Home GamingConsole The Legend of Zelda: A Memorable Recap

The Legend of Zelda: A Memorable Recap

by Alexandra Bowling

As most Zelda fans have probably already heard, there’s going to be two new Zelda games coming soon. The closest of these games is coming in November: A Link Between Worlds, the sequel to the much loved A Link to the Past. This makes it a perfect time to go back and take a look at all of the games that have brought people to this moment. All the way from the original Nintendo to the Nintendo 3DS, it’s time to look at one of the biggest gaming franchises.

Legend of zelda

The Legend of Zelda (August 22, 1987)

This was literally the game that started it all. The Legend of Zelda came out for the original Nintendo system and captured the hearts of many with its epic quests, hordes of unique monsters, and challenging puzzles. In this game, players had to go through the by now familiar journey of defeating Ganon and saving Hyrule’s princess, Zelda. What was a little different however, was that Ganon broke the Triforce into, not three, but eight shards that Link had to find. Once players collected those shards and saved the day, there was still more to do with this game. After payers beat the game, a second quest became available in which Hyrule and the dungeons were reorganized for a new challenge.

 

Adventure of link

Zelda II: The Adventure of Link (September 26, 1988)

Also for the original Nintendo system, the Adventure of Link was the sequel to the popular Legend of Zelda. This game took a slightly different turn though. Rather than using the bird’s eye view from the previous game, the Adventure of Link is a side-scrolling game (except when the player is on the map, it goes back to bird’s eye view). The premise is pretty similar though: search for the Triforce of Courage and save Zelda, this time from an enchanted sleep. Ganon’s underlings are yet again out to stop Link, but with eight new spells the quest isn’t too hard to overcome.

A Link to the Past (November 21, 1991)

This is the first and only Zelda game to be released on the SNES, and it’s a good one. A Link to the Past goes back to bird’s eye view and is considered one of the best bird’s eye view games in the Zelda series. It’s not hard to see why; A Link to the Past gives players gripping gameplay and outstanding scene designs on their quest to save the maidens, Hyrule, and avenge their fallen uncle’s death. A Link to the Past also introduces one of the most iconic aspects of the Zelda game: the Master Sword.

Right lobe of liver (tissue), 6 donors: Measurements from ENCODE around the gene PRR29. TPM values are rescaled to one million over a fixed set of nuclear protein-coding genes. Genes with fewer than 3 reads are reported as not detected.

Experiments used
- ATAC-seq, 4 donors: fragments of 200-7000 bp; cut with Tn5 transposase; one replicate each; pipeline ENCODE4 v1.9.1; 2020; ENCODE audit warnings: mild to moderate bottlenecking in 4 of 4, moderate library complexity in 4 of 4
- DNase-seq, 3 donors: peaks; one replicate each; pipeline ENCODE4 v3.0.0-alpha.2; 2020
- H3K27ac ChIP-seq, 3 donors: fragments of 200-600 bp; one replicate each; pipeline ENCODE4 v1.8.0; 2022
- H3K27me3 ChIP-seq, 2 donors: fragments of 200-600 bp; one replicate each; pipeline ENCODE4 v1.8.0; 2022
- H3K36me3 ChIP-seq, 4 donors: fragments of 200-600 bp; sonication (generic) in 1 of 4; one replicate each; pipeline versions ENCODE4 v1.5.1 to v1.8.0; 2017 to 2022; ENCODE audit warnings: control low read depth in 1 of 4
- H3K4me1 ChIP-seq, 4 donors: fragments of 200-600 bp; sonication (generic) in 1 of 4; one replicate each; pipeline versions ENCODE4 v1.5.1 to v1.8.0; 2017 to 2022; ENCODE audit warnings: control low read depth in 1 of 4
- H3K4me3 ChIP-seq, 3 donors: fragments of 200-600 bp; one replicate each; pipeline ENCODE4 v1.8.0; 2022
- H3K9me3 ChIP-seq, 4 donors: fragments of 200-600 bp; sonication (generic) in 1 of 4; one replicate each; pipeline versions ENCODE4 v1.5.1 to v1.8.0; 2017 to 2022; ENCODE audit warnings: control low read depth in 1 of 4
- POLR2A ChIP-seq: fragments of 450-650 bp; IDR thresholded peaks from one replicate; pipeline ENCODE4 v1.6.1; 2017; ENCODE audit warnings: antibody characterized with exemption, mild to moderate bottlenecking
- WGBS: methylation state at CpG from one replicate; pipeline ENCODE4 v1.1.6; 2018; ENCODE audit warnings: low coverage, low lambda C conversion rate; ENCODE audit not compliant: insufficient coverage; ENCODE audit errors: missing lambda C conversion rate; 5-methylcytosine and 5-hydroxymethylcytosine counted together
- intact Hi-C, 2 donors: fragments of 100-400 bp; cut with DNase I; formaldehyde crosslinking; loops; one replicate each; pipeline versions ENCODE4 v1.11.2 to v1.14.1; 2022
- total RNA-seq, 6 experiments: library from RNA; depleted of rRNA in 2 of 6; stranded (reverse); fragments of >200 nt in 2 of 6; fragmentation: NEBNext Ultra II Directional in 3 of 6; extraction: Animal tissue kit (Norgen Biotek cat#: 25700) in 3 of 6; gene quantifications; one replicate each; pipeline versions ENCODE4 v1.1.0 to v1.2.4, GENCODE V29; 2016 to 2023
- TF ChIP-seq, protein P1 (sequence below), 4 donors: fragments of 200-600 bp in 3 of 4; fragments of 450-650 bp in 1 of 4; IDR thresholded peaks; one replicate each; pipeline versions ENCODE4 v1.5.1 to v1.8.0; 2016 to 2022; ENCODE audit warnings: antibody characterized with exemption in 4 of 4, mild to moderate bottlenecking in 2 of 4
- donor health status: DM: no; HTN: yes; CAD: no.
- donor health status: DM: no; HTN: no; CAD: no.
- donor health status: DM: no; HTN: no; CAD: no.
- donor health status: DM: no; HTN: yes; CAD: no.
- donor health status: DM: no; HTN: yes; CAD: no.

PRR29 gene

Link's awakening

Link’s Awakening (June 6, 1993)

Released on the Gameboy, Link’s Awakening was the very first handheld Zelda game. Like most games in the series, it was well received and won many awards, though it still isn’t one of the most well-known or talked about Zelda games. In this installment, Link doesn’t have to save the princess or the kingdom; he has to save himself! After getting shipwrecked and trapped on an island, Link is told that the only way to escape is to awaken all eight Wind Fish. To do so, Link must travel all over the island to find each instrument and wake up those giant fish.

Ocarina of time

Ocarina of Time (November 21, 1998)

The first Zelda game to be released on the N64, Legend of Zelda: Ocarina of Time is the most famous of all the Zelda games. It’s critically acclaimed and seen by many people around the world as one of the best video games ever made. At the time it came out the game was said to be the origin story of Link, Zelda, and Ganon (then known as Ganondorf) and their seemingly endless struggle. The game starts out simply, with Link living in the Kokiri Forest and finally receiving his fairy guide. Things quickly get more complicated as Link sets out on an even larger journey through vast landscapes and even through time to stop Ganondorf from covering Hyrule in darkness.

Majoras-mask

Majora’s Mask (April 27, 2000)

Considered to be one of the darkest Zelda games ever made, Majora’s Mask was the second game in the series to be released for the N64. This game is widely accepted to be one of the best games for the N64, and some people even argue that it’s better than its predecessor Ocarina of Time. It’s certainly different from Ocarina of Time; that’s for sure! Majora’s Mask uses time as a gameplay mechanic just like the last game, however in this one there’s a three day time limit for Link to save, not just a town, but the whole world from a giant, creepy moon. From its twisted visuals to the foreboding soundtrack playing as time runs out, Majora’s Mask knew just how to keep players on the edge.